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WeMos D1 ESP8266 Web Controlled Switch

Last year I made Room automation with Raspberry Pi and few Arduinos for switching lights and air conditioner on and off using my phone. It required lots of components for accomplishing a simple task. The reason was that Arduino itself cannot connect to wifi and NRF24L01+ module doesn’t support TCP/IP protocol, so I needed Raspberry Pi for wifi connection. Also using new Raspberry Pi for each light switch is just too expensive. This time I used WeMos ESP8266.

ESP866 is an inexpensive Wifi Module for Arduino that supports 802.11 b/g/n protocols and it can also run Arduino code. There are multiple versions of this SOC. Some require serial to USB adapter for programming and some have micro USB port. They also vary by amount of GPIO ports and memory they have.

List of parts that I also used for this project:

  • WeMos D1 ESP8266
  • Relay module
  • MB102 Breadboard Power Supply Module
  • Old notebooks power adapter

For assembly I connected notebook’s PSU to MB102 PSU module, MB102 to ESP8266 with USB cable and GPIO ports 0, 2 and ground on ESP8266 to Relay module.

ESP8266  WeMos
ESP8266 WeMos

I modified ESP8266 library example code and uploaded it on the WeMos ESP8266:

Module automatically connects to wifi when powered and receives an IP address from router (192.168.1.45 for example). It’s IP may change every time module disconnects from wifi, so I assigned it static IP address on my router.

You can switch GPIO on by sending HTML request to “http://[ESP8266s ip address]/gpio/0” and to turn it off “~/gpio/1”. This is done simply by visiting url in a web browser.
Disadvantage of the code from libraries example is that you can’t tell whether GPIO is on or off. I modified it so that html response includes info about its status when you visit ~/status.

Turning the air conditioner on by typing http://192.168.1.45/gpio/0 into a browser and making sure that it’s on or off by visiting http://192.168.1.45/status it’s not very practical, so I made a simple web interface and added it to my homes dashboard webpage.

It displays a button with text “Turn on” or “Turn off” depending on the GPIOs current status. When you click it, it sends a html request to the module to change its GPIO state.
You can use as many ESP8266 modules as you want and manage them from a centralized web application.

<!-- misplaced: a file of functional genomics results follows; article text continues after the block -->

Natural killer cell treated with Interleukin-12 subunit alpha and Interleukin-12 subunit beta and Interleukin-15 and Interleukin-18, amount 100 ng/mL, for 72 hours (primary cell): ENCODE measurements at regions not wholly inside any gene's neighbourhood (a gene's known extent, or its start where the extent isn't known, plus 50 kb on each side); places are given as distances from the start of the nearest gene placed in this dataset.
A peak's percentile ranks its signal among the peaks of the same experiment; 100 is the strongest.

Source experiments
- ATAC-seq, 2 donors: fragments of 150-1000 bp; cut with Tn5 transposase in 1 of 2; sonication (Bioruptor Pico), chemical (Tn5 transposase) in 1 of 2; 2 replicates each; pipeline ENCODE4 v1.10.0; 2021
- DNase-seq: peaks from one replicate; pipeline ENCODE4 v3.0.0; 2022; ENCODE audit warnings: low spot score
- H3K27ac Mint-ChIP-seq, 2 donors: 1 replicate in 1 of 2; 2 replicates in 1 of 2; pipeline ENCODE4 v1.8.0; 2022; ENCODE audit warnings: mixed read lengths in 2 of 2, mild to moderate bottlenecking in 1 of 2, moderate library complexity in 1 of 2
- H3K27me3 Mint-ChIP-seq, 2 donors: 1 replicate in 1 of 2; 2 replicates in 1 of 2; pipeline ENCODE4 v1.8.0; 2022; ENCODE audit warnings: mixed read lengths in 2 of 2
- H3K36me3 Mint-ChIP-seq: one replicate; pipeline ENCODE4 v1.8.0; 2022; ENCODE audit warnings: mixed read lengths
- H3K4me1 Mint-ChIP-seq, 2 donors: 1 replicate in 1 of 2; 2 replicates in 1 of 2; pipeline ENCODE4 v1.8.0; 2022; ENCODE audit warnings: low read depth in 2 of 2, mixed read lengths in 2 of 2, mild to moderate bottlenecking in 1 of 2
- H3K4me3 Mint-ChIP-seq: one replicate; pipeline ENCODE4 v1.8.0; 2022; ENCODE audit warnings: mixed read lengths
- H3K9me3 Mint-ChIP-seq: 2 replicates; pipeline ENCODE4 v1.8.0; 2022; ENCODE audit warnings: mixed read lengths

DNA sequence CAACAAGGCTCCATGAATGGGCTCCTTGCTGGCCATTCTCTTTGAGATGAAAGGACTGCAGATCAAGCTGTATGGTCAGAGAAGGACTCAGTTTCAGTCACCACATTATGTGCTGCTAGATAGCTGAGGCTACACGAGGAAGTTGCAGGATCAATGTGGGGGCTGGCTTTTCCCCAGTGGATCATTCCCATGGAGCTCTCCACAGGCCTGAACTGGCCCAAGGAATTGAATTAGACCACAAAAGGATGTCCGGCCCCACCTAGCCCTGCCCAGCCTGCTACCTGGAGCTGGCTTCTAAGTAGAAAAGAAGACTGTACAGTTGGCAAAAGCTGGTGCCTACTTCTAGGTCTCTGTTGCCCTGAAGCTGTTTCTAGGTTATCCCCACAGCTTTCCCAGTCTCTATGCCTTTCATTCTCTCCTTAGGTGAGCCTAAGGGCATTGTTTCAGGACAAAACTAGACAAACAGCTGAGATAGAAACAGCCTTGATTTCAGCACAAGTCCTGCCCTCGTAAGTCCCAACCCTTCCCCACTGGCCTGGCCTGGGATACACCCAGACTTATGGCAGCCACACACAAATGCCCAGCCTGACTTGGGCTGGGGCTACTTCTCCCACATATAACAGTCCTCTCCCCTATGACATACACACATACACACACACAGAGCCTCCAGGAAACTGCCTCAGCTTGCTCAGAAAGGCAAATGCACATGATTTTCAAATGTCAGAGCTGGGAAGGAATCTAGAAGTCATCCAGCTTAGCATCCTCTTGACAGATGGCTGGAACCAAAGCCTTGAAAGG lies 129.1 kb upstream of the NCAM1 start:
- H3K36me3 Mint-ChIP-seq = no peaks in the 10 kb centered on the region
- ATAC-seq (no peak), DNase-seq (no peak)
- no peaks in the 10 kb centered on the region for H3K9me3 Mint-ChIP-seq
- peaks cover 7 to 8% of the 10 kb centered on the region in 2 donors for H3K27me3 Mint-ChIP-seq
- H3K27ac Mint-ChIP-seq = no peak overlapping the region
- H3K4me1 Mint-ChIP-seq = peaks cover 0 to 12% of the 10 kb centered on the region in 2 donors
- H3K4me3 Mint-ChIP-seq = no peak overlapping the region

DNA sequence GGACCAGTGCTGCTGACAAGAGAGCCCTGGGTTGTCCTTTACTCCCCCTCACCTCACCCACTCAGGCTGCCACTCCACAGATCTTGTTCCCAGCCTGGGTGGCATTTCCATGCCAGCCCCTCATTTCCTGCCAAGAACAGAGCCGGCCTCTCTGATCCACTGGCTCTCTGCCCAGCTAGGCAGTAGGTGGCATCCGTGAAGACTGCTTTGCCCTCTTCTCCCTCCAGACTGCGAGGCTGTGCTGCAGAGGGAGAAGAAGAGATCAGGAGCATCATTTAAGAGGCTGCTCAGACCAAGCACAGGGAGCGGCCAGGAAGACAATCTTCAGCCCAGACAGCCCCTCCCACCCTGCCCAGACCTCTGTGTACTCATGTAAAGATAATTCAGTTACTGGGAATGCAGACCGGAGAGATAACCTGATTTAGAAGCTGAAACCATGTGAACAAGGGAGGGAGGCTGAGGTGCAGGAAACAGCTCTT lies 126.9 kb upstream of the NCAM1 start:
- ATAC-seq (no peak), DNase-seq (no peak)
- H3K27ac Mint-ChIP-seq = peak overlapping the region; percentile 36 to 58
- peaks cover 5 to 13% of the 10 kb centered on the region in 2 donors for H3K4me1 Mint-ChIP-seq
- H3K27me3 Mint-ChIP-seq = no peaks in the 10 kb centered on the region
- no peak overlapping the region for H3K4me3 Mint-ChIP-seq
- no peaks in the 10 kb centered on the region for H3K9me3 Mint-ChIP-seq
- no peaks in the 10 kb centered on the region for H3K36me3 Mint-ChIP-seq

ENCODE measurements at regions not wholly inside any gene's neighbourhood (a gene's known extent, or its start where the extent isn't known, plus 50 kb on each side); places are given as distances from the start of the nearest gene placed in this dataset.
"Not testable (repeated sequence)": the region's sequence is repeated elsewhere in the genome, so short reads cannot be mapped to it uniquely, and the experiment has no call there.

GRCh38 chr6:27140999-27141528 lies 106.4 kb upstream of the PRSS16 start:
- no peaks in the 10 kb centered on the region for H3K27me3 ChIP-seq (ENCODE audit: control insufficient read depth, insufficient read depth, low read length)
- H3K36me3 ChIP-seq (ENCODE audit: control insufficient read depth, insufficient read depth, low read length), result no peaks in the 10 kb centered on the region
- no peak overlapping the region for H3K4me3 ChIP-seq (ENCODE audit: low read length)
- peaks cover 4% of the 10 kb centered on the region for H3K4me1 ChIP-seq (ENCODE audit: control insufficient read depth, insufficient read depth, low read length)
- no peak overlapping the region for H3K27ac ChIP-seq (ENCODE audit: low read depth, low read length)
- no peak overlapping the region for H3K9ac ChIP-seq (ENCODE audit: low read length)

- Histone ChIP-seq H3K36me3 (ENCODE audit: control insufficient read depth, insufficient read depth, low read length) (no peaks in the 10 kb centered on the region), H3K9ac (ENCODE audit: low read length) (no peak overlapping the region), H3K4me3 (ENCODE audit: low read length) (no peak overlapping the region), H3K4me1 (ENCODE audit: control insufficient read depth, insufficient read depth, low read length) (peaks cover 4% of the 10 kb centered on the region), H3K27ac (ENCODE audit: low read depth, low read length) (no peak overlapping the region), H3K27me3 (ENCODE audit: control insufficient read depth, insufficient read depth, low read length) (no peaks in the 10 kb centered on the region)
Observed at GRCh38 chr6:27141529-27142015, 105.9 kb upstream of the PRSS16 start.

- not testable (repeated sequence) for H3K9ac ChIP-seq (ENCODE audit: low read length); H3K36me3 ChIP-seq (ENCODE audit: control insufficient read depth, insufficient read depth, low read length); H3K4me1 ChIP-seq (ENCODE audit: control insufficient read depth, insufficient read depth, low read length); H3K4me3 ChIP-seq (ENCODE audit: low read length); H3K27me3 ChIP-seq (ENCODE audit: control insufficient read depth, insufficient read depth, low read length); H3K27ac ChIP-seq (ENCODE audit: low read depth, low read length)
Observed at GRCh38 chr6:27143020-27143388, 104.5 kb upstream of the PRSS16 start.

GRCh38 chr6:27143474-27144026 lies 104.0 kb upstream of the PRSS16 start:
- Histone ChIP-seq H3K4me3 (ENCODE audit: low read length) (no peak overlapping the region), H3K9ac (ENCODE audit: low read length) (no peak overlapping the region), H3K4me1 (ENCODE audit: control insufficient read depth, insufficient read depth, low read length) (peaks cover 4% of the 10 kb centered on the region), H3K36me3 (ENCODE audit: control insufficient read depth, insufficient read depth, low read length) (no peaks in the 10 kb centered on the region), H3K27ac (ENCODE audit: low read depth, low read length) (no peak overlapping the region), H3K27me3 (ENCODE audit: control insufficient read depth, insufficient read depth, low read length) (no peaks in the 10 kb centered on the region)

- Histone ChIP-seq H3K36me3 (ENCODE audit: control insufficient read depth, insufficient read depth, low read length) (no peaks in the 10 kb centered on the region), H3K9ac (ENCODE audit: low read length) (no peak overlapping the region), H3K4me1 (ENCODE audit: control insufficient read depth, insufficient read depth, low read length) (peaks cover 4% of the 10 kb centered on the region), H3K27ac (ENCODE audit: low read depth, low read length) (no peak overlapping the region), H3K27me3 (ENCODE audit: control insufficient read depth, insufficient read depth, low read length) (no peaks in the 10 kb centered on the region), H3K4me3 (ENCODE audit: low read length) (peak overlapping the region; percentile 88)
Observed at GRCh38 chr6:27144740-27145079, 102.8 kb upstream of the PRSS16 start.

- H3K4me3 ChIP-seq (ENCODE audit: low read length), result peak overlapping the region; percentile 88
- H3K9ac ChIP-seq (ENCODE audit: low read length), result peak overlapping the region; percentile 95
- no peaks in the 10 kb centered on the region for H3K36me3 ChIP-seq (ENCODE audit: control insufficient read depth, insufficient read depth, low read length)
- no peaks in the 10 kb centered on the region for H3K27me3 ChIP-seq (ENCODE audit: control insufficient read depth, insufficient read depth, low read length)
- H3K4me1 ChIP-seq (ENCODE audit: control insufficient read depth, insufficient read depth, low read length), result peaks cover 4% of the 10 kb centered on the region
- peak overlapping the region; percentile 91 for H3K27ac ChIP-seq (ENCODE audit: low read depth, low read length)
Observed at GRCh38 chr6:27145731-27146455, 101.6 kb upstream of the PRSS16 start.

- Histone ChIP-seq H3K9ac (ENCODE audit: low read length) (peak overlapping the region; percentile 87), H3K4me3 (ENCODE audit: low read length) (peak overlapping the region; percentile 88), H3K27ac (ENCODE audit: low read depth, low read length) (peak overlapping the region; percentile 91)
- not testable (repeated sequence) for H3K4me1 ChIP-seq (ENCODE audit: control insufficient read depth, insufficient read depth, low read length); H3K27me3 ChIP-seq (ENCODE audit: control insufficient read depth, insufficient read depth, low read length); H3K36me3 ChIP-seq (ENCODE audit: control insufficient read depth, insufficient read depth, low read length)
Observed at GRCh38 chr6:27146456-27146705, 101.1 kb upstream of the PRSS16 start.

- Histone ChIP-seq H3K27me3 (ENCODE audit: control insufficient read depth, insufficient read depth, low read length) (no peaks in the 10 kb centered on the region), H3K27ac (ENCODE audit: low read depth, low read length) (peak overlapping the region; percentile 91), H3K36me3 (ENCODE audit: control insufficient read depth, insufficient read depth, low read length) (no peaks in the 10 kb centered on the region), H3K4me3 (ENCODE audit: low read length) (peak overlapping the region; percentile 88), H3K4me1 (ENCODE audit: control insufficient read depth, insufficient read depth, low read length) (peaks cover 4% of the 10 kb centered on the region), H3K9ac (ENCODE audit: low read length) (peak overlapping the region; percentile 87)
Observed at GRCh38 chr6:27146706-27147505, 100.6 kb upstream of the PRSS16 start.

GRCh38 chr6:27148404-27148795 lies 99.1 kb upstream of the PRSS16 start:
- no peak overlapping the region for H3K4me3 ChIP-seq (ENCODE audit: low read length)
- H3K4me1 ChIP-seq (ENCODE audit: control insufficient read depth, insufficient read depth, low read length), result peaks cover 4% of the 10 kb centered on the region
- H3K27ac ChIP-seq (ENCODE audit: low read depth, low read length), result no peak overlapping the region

Everything connected
Everything connected

Edit: Someone on Reddit requested code for managing multiple ESP8266s. So here is the code. To add new module, just add its IP address and name in the array.

Here is a video demonstration of last years system. Front-end webapp is the same and it functions the same.

Room automation with Raspberry Pi and Arduino

One of the first things I did with Raspberry Pi was connecting relay board to it and than switch the light, which was connected to the relay, on and off using command line. This wasn’t very useful since every time I wanted to switch light, I had to first SSH to Raspberry and then use the command like “gpio -g write 17 1” to turn on the light. Another problem was that I could only switch two lights because I had to run cables from physical light switch to relays. If I wanted to switch the light that I have on the other side of the room, I would have to install cables through the room. Then I came up with the solution of using few Arduinos + nRF24L01 wireless modules and user friendly web app.

List of parts that I used to make this project:

The first problem I encountered was getting arduinos to communicate using nRF24L01 modules. I read on forums that arduino might not provide enough current through 3.3V for powering nRF24L01 modules and I had to solder 10uF capacitor to Vcc and ground pins on the module.

nRF24L01+ module with 10uF capacitor
nRF24L01+ module with 10uF capacitor

You can check how to connect nRF24L01 module to Arduino here. I used this library for nRF24L01+: RF24 library.